'Tis the season for settling
PROVIDENCE, R.I. – Hundreds of lawyers and their clients have taken over the 4th floor of the Frank Licht Judicial Complex this week, looking to make deals and wrap up cases. They're taking part in what's known as Settlement Week, the state Superior Court's attempt to clear civil cases from the docket.
Back in the early 90's Rhode Island Superior Court Presiding Justice Alice Gibney was talking with an attorney when the idea hit: what if they blocked an entire week to settle as many cases as possible.
They'd do it at the end of the year when it's slow, and the perfect time to get people to settle.
"Because plaintiffs wanted to get money for the holidays and claims people, insurance companies wanted to close their files for the year," says Gibney.
So she cleared a week on the calendar, talked 60 attorneys into mediating pro-bono, and let the state bar associations know the 4th floor was open for settlements.
"We do all sorts of cases, we do personal injuries, dog bites, slips and falls, malpractice, contracts, commercial cases, we've done tax appeals, we've done wrongful death cases. They run the gambit," says Gibney.
For the last 17 years, she says there are always at least two dog bite cases. Associate Superior Court Judge Dan Procaccini says they've mediated a few of those again this year.
"We have, we have, we've taken a bite out of a couple of insurance companies, I'd say."
Procaccini's monitoring the hall not far from a table stocked with coffee and cookies. In chairs along the wall, people wait their turn as lawyers huddle in groups.
Down at the other end of the hall, mediator John Foley preps for his next case. It's a busy day.
"I've got six cases. In a way I kind of liken it to speed dating because you only have one hour per case," Foley says. "Some personal injury cases involving auto accidents. I have one case involving a slip at the Providence Place Mall on some spilled ice cream, I have a property dispute, so all kinds of cases."
That property dispute is up next. It involves a couple who built a house with a curved driveway. Turns out, the driveway is on the neighbor's property.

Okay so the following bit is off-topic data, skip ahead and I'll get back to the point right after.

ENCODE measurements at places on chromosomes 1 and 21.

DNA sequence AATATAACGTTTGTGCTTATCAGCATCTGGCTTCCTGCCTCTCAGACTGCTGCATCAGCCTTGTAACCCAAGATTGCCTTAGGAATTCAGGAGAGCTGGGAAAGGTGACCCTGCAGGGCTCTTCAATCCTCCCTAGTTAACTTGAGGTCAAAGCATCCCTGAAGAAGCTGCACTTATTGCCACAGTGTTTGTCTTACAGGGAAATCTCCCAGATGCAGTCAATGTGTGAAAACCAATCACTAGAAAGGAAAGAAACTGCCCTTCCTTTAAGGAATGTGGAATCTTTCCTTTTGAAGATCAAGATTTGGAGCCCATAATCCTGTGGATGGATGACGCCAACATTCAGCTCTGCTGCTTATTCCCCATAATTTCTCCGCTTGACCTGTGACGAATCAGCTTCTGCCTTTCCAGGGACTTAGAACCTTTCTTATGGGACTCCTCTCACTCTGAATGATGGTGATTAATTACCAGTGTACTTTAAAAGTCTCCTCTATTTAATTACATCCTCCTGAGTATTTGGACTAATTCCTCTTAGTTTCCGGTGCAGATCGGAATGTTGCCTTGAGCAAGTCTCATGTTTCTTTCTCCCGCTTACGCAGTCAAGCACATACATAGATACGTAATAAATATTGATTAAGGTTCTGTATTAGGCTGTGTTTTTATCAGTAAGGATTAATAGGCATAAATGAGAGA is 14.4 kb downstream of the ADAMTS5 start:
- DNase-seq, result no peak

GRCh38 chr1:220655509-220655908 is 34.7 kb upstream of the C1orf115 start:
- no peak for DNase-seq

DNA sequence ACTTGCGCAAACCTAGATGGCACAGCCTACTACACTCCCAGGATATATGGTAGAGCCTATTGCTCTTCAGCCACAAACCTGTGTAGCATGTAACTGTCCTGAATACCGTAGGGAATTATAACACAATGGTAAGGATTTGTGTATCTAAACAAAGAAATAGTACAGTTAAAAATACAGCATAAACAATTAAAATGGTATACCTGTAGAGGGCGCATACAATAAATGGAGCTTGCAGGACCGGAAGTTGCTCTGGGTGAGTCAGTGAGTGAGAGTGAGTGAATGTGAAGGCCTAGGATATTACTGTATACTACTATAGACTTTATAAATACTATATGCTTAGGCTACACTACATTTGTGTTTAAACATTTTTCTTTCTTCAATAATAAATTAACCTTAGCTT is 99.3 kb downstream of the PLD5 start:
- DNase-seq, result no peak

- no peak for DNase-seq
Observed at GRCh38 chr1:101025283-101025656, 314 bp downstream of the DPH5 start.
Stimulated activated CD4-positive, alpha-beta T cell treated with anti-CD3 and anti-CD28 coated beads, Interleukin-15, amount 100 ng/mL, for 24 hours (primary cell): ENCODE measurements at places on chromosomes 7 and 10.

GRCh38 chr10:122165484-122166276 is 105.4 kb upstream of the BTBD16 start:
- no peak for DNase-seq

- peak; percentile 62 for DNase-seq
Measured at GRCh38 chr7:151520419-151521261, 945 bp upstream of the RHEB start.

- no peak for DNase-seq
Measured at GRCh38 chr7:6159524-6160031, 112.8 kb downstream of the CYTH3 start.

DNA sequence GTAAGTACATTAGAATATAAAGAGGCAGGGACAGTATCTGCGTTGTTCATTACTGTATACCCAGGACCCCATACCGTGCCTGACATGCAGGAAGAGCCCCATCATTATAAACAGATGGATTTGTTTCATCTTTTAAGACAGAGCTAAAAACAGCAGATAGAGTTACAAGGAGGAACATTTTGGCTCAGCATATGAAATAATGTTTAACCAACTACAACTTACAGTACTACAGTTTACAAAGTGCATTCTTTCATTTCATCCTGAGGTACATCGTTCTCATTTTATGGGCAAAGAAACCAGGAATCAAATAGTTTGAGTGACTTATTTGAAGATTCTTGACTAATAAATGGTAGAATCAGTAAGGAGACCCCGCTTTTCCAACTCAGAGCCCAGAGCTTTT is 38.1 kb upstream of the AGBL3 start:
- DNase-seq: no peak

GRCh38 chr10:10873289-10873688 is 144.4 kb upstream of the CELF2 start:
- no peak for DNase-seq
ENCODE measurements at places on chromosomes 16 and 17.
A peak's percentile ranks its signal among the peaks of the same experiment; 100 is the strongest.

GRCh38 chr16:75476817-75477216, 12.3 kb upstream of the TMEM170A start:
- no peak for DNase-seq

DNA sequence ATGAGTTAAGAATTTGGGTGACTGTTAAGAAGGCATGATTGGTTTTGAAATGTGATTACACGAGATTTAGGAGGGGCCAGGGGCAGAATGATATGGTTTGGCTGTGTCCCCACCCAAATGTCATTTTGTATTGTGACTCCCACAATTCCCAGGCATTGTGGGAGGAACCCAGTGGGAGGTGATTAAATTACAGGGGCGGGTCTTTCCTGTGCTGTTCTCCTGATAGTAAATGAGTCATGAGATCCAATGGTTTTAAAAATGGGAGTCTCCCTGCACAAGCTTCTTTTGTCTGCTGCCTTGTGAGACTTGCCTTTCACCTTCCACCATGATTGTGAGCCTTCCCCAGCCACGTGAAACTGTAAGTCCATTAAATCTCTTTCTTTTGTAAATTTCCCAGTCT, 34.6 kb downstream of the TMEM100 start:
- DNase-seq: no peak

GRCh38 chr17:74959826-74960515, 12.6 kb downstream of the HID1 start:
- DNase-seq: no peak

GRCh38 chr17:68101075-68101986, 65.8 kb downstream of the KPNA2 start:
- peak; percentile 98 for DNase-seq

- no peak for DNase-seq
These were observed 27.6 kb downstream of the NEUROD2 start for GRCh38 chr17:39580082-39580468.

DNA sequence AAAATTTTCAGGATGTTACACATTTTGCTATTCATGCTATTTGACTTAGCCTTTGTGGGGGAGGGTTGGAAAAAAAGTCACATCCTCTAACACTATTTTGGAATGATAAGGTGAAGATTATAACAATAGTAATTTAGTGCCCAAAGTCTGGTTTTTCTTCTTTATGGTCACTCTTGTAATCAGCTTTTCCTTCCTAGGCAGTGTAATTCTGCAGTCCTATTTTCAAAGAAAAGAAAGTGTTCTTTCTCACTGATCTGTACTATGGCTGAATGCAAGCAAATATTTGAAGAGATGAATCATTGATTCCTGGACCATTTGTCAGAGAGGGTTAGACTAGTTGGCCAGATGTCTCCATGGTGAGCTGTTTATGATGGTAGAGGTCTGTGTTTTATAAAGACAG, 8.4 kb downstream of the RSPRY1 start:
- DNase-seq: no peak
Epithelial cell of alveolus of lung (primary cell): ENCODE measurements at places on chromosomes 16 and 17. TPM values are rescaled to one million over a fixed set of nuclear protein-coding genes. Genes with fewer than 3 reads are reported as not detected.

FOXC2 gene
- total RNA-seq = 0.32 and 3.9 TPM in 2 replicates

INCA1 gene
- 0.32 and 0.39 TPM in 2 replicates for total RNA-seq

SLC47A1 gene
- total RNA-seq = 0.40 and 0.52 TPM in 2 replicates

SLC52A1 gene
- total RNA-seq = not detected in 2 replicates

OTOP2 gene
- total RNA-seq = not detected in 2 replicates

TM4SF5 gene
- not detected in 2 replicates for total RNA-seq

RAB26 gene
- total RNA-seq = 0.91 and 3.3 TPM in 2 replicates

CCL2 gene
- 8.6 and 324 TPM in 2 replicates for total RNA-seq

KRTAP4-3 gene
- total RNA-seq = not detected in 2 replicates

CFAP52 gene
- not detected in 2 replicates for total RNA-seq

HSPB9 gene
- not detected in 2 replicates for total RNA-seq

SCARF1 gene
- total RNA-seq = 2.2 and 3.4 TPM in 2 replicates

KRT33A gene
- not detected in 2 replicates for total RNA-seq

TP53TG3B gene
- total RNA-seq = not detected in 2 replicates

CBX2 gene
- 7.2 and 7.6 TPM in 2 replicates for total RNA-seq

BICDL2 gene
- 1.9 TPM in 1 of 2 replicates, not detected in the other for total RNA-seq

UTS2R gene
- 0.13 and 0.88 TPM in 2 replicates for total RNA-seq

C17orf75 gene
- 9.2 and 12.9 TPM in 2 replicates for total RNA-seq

"The architect is being sued, the builder's being sued and they're all trying to sort the fallout from this mess," says Foley.
Foley's job is to get the couple to strike a deal with the architect's attorney, the homebuilder's attorney and the homebuilder's insurance company's attorney. The couple says they didn't know the driveway was on their neighbor's property until they sold the house. The homebuilder's lawyer disagrees.
The case has gone on for years. The couple has spent $250,000 on legal fees and they want compensation.
Foley teases out the details, not to decide innocence or guilt, but to find points of leverage in the negotiations.
The couple starts the process with a $100,000 figure the homebuilder's attorney counters with $15,000. And on it goes.
This case is coming to trial soon and Foley tells both sides the risk of leaving it up to a jury. Judge Procaccini says before the economy tanked, people were willing to go to trial.
"Now if there's a reasonable offer on the table I think parties are more apt to look at that," Procaccini says.
Foley gave his property case an hour and half to find a number they could shake on, but so far, no such luck.
"It's going to keep going because they're out in the hall, and I'm going to start my next case and ask them to keep talking and juggle back and forth." says Foley.
This case failed to settle.
But of the six cases on his docket, Foley resolved four. He'll take those odds. And so will everyone else involved who may end up resolving 60 percent of the more than 200 cases that took part in this year's settlement week.
Settlement Week By The Numbers
Number of Cases Mediated in 1993 = 1,200
Number of Cases Mediated in 2010 = 220
Total Number of Cases Mediated = 5,774
Total Number of Cases Settled = 3,876
Source: Presiding Superior Court Justice Alice Gibney
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